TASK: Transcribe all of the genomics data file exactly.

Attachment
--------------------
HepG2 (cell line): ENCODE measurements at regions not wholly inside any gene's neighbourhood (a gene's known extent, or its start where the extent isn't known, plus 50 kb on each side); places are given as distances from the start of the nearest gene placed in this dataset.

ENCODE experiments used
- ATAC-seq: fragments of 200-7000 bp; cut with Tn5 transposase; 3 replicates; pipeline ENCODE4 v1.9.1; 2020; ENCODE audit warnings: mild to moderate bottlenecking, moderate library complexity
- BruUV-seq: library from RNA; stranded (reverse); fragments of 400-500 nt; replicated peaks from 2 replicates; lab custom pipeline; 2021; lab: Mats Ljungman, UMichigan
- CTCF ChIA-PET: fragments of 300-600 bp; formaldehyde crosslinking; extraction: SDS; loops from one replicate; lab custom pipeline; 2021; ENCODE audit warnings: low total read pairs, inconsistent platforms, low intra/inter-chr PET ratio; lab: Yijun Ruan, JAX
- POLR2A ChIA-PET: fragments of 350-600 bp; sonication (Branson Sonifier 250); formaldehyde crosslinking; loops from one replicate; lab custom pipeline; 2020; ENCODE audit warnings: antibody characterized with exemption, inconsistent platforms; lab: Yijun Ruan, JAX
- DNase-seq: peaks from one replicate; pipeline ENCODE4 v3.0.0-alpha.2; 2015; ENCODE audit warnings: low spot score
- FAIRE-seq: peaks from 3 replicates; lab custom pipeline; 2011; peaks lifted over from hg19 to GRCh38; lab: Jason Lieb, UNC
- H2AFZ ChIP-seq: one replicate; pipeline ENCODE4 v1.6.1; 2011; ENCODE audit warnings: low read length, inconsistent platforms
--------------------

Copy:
HepG2 (cell line): ENCODE measurements at regions not wholly inside any gene's neighbourhood (a gene's known extent, or its start where the extent isn't known, plus 50 kb on each side); places are given as distances from the start of the nearest gene placed in this dataset.

ENCODE experiments used
- ATAC-seq: fragments of 200-7000 bp; cut with Tn5 transposase; 3 replicates; pipeline ENCODE4 v1.9.1; 2020; ENCODE audit warnings: mild to moderate bottlenecking, moderate library complexity
- BruUV-seq: library from RNA; stranded (reverse); fragments of 400-500 nt; replicated peaks from 2 replicates; lab custom pipeline; 2021; lab: Mats Ljungman, UMichigan
- CTCF ChIA-PET: fragments of 300-600 bp; formaldehyde crosslinking; extraction: SDS; loops from one replicate; lab custom pipeline; 2021; ENCODE audit warnings: low total read pairs, inconsistent platforms, low intra/inter-chr PET ratio; lab: Yijun Ruan, JAX
- POLR2A ChIA-PET: fragments of 350-600 bp; sonication (Branson Sonifier 250); formaldehyde crosslinking; loops from one replicate; lab custom pipeline; 2020; ENCODE audit warnings: antibody characterized with exemption, inconsistent platforms; lab: Yijun Ruan, JAX
- DNase-seq: peaks from one replicate; pipeline ENCODE4 v3.0.0-alpha.2; 2015; ENCODE audit warnings: low spot score
- FAIRE-seq: peaks from 3 replicates; lab custom pipeline; 2011; peaks lifted over from hg19 to GRCh38; lab: Jason Lieb, UNC
- H2AFZ ChIP-seq: one replicate; pipeline ENCODE4 v1.6.1; 2011; ENCODE audit warnings: low read length, inconsistent platforms